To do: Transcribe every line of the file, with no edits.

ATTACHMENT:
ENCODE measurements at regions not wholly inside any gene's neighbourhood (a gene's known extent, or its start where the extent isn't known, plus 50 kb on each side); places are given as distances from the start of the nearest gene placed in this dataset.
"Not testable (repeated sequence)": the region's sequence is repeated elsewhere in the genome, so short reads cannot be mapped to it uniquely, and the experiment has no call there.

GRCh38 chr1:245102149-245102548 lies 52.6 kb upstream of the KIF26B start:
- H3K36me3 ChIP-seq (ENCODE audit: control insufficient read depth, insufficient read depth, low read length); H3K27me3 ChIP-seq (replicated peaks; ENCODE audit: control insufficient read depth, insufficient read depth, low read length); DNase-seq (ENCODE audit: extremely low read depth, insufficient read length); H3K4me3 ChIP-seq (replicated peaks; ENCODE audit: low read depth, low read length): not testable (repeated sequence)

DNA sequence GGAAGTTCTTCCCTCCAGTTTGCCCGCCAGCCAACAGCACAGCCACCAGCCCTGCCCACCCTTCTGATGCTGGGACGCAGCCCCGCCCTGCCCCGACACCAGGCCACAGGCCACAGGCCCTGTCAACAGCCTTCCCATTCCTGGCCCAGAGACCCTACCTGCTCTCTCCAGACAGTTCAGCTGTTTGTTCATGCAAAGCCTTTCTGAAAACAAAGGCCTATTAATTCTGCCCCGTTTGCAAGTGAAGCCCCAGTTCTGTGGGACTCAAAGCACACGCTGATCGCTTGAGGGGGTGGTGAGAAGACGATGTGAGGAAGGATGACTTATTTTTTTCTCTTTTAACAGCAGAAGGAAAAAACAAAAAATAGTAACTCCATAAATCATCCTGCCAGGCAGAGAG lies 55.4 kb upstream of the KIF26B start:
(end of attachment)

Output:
ENCODE measurements at regions not wholly inside any gene's neighbourhood (a gene's known extent, or its start where the extent isn't known, plus 50 kb on each side); places are given as distances from the start of the nearest gene placed in this dataset.
"Not testable (repeated sequence)": the region's sequence is repeated elsewhere in the genome, so short reads cannot be mapped to it uniquely, and the experiment has no call there.

GRCh38 chr1:245102149-245102548 lies 52.6 kb upstream of the KIF26B start:
- H3K36me3 ChIP-seq (ENCODE audit: control insufficient read depth, insufficient read depth, low read length); H3K27me3 ChIP-seq (replicated peaks; ENCODE audit: control insufficient read depth, insufficient read depth, low read length); DNase-seq (ENCODE audit: extremely low read depth, insufficient read length); H3K4me3 ChIP-seq (replicated peaks; ENCODE audit: low read depth, low read length): not testable (repeated sequence)

DNA sequence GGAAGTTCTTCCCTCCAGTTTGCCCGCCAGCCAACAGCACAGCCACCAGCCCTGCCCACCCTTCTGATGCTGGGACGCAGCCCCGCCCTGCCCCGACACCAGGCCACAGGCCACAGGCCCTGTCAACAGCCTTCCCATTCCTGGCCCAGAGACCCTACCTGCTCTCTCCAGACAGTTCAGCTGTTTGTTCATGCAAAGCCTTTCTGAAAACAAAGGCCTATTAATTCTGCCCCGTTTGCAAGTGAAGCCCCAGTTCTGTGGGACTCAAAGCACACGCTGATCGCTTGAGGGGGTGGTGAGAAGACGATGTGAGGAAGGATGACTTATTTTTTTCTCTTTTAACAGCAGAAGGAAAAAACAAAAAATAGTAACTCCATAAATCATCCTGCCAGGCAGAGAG lies 55.4 kb upstream of the KIF26B start: